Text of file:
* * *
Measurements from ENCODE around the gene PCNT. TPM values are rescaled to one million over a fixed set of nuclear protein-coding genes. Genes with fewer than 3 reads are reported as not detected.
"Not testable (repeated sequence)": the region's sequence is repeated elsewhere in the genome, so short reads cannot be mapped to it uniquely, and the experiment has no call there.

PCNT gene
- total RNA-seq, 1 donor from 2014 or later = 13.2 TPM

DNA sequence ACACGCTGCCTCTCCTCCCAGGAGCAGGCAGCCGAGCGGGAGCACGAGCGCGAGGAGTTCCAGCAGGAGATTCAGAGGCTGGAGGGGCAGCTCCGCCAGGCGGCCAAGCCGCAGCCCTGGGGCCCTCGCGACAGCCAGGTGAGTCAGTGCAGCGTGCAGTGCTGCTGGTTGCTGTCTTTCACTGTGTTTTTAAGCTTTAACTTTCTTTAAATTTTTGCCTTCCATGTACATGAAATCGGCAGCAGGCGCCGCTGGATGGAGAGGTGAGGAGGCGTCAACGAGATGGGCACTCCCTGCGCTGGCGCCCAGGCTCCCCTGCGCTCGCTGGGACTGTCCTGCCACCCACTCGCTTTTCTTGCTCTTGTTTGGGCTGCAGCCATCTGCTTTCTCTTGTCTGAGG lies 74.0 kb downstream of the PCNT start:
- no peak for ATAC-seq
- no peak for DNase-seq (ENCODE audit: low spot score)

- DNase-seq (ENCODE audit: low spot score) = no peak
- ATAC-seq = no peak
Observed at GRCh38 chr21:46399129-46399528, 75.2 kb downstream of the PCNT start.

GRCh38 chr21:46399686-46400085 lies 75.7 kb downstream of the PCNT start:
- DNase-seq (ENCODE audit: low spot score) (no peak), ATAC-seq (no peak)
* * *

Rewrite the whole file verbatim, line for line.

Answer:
Measurements from ENCODE around the gene PCNT. TPM values are rescaled to one million over a fixed set of nuclear protein-coding genes. Genes with fewer than 3 reads are reported as not detected.
"Not testable (repeated sequence)": the region's sequence is repeated elsewhere in the genome, so short reads cannot be mapped to it uniquely, and the experiment has no call there.

PCNT gene
- total RNA-seq, 1 donor from 2014 or later = 13.2 TPM

DNA sequence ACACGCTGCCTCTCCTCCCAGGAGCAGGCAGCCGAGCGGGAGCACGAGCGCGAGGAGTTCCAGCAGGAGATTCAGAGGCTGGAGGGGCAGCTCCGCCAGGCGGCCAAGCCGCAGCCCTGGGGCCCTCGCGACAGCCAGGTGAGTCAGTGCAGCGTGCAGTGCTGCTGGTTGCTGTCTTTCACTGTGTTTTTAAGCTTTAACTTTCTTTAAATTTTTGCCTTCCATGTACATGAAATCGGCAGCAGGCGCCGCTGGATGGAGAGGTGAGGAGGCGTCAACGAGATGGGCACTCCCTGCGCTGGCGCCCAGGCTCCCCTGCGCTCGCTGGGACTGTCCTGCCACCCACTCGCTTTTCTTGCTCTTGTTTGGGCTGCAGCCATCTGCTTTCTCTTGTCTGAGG lies 74.0 kb downstream of the PCNT start:
- no peak for ATAC-seq
- no peak for DNase-seq (ENCODE audit: low spot score)

- DNase-seq (ENCODE audit: low spot score) = no peak
- ATAC-seq = no peak
Observed at GRCh38 chr21:46399129-46399528, 75.2 kb downstream of the PCNT start.

GRCh38 chr21:46399686-46400085 lies 75.7 kb downstream of the PCNT start:
- DNase-seq (ENCODE audit: low spot score) (no peak), ATAC-seq (no peak)